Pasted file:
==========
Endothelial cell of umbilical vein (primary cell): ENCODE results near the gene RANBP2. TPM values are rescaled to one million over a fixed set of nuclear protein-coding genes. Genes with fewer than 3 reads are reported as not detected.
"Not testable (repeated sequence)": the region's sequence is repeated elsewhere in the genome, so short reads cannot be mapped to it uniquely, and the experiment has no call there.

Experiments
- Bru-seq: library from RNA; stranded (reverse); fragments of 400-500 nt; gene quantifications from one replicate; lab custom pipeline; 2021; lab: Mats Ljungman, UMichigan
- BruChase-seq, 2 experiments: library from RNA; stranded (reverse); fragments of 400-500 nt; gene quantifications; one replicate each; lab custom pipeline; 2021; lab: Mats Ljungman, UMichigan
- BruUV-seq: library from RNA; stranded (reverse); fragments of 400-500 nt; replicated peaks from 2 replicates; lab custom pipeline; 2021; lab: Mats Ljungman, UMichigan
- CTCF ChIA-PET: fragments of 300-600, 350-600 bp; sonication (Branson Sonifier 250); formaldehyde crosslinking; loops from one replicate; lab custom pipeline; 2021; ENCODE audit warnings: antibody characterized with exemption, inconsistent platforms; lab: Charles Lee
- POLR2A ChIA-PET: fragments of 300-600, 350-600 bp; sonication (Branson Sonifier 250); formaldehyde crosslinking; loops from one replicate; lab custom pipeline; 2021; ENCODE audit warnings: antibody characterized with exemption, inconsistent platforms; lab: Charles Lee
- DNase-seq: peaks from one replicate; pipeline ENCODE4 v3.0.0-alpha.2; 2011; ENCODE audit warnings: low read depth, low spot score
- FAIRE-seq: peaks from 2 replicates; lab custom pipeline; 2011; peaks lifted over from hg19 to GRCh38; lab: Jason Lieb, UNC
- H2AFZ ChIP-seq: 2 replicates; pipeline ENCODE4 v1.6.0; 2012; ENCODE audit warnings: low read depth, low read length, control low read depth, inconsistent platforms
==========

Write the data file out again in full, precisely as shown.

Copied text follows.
Endothelial cell of umbilical vein (primary cell): ENCODE results near the gene RANBP2. TPM values are rescaled to one million over a fixed set of nuclear protein-coding genes. Genes with fewer than 3 reads are reported as not detected.
"Not testable (repeated sequence)": the region's sequence is repeated elsewhere in the genome, so short reads cannot be mapped to it uniquely, and the experiment has no call there.

Experiments
- Bru-seq: library from RNA; stranded (reverse); fragments of 400-500 nt; gene quantifications from one replicate; lab custom pipeline; 2021; lab: Mats Ljungman, UMichigan
- BruChase-seq, 2 experiments: library from RNA; stranded (reverse); fragments of 400-500 nt; gene quantifications; one replicate each; lab custom pipeline; 2021; lab: Mats Ljungman, UMichigan
- BruUV-seq: library from RNA; stranded (reverse); fragments of 400-500 nt; replicated peaks from 2 replicates; lab custom pipeline; 2021; lab: Mats Ljungman, UMichigan
- CTCF ChIA-PET: fragments of 300-600, 350-600 bp; sonication (Branson Sonifier 250); formaldehyde crosslinking; loops from one replicate; lab custom pipeline; 2021; ENCODE audit warnings: antibody characterized with exemption, inconsistent platforms; lab: Charles Lee
- POLR2A ChIA-PET: fragments of 300-600, 350-600 bp; sonication (Branson Sonifier 250); formaldehyde crosslinking; loops from one replicate; lab custom pipeline; 2021; ENCODE audit warnings: antibody characterized with exemption, inconsistent platforms; lab: Charles Lee
- DNase-seq: peaks from one replicate; pipeline ENCODE4 v3.0.0-alpha.2; 2011; ENCODE audit warnings: low read depth, low spot score
- FAIRE-seq: peaks from 2 replicates; lab custom pipeline; 2011; peaks lifted over from hg19 to GRCh38; lab: Jason Lieb, UNC
- H2AFZ ChIP-seq: 2 replicates; pipeline ENCODE4 v1.6.0; 2012; ENCODE audit warnings: low read depth, low read length, control low read depth, inconsistent platforms